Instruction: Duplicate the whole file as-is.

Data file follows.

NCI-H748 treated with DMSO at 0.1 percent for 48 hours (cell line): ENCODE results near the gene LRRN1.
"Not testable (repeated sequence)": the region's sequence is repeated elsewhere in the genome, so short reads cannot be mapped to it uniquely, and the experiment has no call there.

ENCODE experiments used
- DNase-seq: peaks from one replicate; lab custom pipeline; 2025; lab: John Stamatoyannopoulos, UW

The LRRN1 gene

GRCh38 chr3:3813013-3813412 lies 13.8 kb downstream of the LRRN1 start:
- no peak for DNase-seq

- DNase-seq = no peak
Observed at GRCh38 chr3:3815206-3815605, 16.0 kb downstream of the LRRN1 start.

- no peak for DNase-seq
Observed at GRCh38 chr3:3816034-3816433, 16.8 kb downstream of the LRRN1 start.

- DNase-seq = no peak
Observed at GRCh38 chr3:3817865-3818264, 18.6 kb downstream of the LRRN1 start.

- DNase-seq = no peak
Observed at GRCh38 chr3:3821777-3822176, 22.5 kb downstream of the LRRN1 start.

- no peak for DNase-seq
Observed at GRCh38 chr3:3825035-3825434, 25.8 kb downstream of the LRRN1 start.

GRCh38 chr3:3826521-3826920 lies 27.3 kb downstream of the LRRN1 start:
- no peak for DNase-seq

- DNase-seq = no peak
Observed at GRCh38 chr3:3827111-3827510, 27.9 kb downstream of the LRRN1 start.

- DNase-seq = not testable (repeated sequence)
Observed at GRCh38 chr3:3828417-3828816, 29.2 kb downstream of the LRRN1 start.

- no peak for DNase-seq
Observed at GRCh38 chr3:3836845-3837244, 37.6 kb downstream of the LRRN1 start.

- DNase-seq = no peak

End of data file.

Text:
NCI-H748 treated with DMSO at 0.1 percent for 48 hours (cell line): ENCODE results near the gene LRRN1.
"Not testable (repeated sequence)": the region's sequence is repeated elsewhere in the genome, so short reads cannot be mapped to it uniquely, and the experiment has no call there.

ENCODE experiments used
- DNase-seq: peaks from one replicate; lab custom pipeline; 2025; lab: John Stamatoyannopoulos, UW

The LRRN1 gene

GRCh38 chr3:3813013-3813412 lies 13.8 kb downstream of the LRRN1 start:
- no peak for DNase-seq

- DNase-seq = no peak
Observed at GRCh38 chr3:3815206-3815605, 16.0 kb downstream of the LRRN1 start.

- no peak for DNase-seq
Observed at GRCh38 chr3:3816034-3816433, 16.8 kb downstream of the LRRN1 start.

- DNase-seq = no peak
Observed at GRCh38 chr3:3817865-3818264, 18.6 kb downstream of the LRRN1 start.

- DNase-seq = no peak
Observed at GRCh38 chr3:3821777-3822176, 22.5 kb downstream of the LRRN1 start.

- no peak for DNase-seq
Observed at GRCh38 chr3:3825035-3825434, 25.8 kb downstream of the LRRN1 start.

GRCh38 chr3:3826521-3826920 lies 27.3 kb downstream of the LRRN1 start:
- no peak for DNase-seq

- DNase-seq = no peak
Observed at GRCh38 chr3:3827111-3827510, 27.9 kb downstream of the LRRN1 start.

- DNase-seq = not testable (repeated sequence)
Observed at GRCh38 chr3:3828417-3828816, 29.2 kb downstream of the LRRN1 start.

- no peak for DNase-seq
Observed at GRCh38 chr3:3836845-3837244, 37.6 kb downstream of the LRRN1 start.

- DNase-seq = no peak